Like Dean Baker, I have long though the Clinton-era strong dollar policy was moronic. The dollar should have been left to find it's own level, or at least not further strengthened with the implicit threat to intervene in currency markets behind pronouncements by government officials on the topic. However, at first glance this somewhat confusing chart (basically, the higher the line the strong the dollar is against that currency, meaning the same dollar can buy more widgets or wine in the foreign currency) doesn't show a radical strengthening. The dollar actually weakened from 1993 to 1995 before returning to the previous level in 1997. But that is unexpected because the US trade deficit was increasing rapidly at the time. Significant trade deficits should have driven the dollar down because the foreign exchange market works like any other commodity market. People with more dollars than they need (exporting countries) are willing to sell them at every lower prices for what they do need, which is local currency. That's the theory, at least.
But a closer look at the exchange rate graph shows something odd: a perfectly flat exchange rate with China from 1994 until 2004. Unlike other currencies, the renminbi was fixed against the dollar and in 1994 the Chinese significantly devalued it. And on the previous graph the results can be seen: a rapidly increasing trade deficit with China. Trade with other countries stayed roughly flat, at least until 1998. The Asian financial crisis of 1997 made investors flee many emerging market countries to the safe haven of the dollar, thus pushing its value way up. Then trade took off with everyone. So, in the end, I think the strong dollar policy made only a small difference. It was allowing China to fix the renminbi at such a low level that did the most harm.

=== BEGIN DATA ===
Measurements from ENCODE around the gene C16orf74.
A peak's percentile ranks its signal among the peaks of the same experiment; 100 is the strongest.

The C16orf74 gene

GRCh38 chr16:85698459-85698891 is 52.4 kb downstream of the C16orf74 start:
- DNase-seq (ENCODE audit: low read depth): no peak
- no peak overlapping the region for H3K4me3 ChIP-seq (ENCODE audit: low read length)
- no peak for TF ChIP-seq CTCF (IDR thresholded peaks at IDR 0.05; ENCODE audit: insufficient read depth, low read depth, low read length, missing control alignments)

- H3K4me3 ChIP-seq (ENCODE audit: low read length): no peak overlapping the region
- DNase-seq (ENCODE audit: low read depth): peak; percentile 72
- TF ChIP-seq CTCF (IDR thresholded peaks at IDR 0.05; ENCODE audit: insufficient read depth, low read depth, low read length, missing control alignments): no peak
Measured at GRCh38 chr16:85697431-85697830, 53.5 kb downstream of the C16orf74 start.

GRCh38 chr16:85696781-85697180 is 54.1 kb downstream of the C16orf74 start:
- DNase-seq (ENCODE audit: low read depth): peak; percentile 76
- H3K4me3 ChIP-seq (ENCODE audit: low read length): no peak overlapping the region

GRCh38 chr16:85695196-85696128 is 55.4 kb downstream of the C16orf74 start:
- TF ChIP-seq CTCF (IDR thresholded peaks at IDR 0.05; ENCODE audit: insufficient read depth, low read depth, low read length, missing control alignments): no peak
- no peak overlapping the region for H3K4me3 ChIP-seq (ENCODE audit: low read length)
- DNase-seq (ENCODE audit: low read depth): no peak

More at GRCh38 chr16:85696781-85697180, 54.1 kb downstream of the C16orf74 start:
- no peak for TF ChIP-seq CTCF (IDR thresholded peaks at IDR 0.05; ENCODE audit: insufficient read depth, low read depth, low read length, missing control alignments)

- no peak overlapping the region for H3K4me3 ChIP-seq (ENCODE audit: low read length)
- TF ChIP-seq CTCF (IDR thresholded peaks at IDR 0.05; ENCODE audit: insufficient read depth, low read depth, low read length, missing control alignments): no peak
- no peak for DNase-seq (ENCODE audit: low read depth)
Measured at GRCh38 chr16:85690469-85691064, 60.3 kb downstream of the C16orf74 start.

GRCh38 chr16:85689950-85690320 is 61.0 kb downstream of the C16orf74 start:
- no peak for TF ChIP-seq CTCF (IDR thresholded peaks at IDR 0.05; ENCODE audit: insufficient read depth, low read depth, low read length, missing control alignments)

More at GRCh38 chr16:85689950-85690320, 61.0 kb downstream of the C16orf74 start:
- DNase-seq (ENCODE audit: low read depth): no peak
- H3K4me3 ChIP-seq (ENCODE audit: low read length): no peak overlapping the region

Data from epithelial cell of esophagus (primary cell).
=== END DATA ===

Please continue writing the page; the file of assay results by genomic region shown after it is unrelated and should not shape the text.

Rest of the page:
Whatever the reason, an overvalued currency was good for lots of constituencies in the short term. It became even easier for American businesses to outsource because their investment dollars went farther. It was easier for developing countries to attract capital to expand their economies - and export sectors were the focus of many governments' policies. It allowed advanced exporting countries to continue ignoring their own structural problems. It made consumer goods cheaper for Americans, along with petroleum products, keeping inflation down. It feed the dot.com boom because the deployment of technology became cheaper as overseas manufacturing learned to make ever more sophisticated products. And it put American investment bankers in charge of a huge portion of the world's capital flows. In other words, globalization happened.
Sounds great, eh?